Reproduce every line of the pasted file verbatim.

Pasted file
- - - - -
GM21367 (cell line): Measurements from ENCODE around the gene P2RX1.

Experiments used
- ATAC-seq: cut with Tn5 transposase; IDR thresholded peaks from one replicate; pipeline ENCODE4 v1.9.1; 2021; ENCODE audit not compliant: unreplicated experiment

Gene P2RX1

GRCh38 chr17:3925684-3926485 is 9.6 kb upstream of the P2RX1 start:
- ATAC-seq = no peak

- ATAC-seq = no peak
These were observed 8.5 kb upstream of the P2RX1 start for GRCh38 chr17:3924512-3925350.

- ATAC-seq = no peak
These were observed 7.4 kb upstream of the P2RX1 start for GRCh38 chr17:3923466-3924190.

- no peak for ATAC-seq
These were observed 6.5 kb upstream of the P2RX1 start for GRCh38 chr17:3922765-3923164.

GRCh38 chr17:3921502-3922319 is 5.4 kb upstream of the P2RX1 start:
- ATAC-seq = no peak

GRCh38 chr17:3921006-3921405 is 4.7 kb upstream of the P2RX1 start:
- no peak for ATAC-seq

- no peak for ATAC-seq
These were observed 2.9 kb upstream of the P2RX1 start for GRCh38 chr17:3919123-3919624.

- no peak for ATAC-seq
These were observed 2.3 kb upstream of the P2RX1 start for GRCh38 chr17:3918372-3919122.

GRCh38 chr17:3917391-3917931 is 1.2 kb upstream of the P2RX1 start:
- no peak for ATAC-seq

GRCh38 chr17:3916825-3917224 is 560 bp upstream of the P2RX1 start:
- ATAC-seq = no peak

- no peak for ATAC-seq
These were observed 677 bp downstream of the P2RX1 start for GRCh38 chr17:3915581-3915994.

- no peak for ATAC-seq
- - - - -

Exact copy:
GM21367 (cell line): Measurements from ENCODE around the gene P2RX1.

Experiments used
- ATAC-seq: cut with Tn5 transposase; IDR thresholded peaks from one replicate; pipeline ENCODE4 v1.9.1; 2021; ENCODE audit not compliant: unreplicated experiment

Gene P2RX1

GRCh38 chr17:3925684-3926485 is 9.6 kb upstream of the P2RX1 start:
- ATAC-seq = no peak

- ATAC-seq = no peak
These were observed 8.5 kb upstream of the P2RX1 start for GRCh38 chr17:3924512-3925350.

- ATAC-seq = no peak
These were observed 7.4 kb upstream of the P2RX1 start for GRCh38 chr17:3923466-3924190.

- no peak for ATAC-seq
These were observed 6.5 kb upstream of the P2RX1 start for GRCh38 chr17:3922765-3923164.

GRCh38 chr17:3921502-3922319 is 5.4 kb upstream of the P2RX1 start:
- ATAC-seq = no peak

GRCh38 chr17:3921006-3921405 is 4.7 kb upstream of the P2RX1 start:
- no peak for ATAC-seq

- no peak for ATAC-seq
These were observed 2.9 kb upstream of the P2RX1 start for GRCh38 chr17:3919123-3919624.

- no peak for ATAC-seq
These were observed 2.3 kb upstream of the P2RX1 start for GRCh38 chr17:3918372-3919122.

GRCh38 chr17:3917391-3917931 is 1.2 kb upstream of the P2RX1 start:
- no peak for ATAC-seq

GRCh38 chr17:3916825-3917224 is 560 bp upstream of the P2RX1 start:
- ATAC-seq = no peak

- no peak for ATAC-seq
These were observed 677 bp downstream of the P2RX1 start for GRCh38 chr17:3915581-3915994.

- no peak for ATAC-seq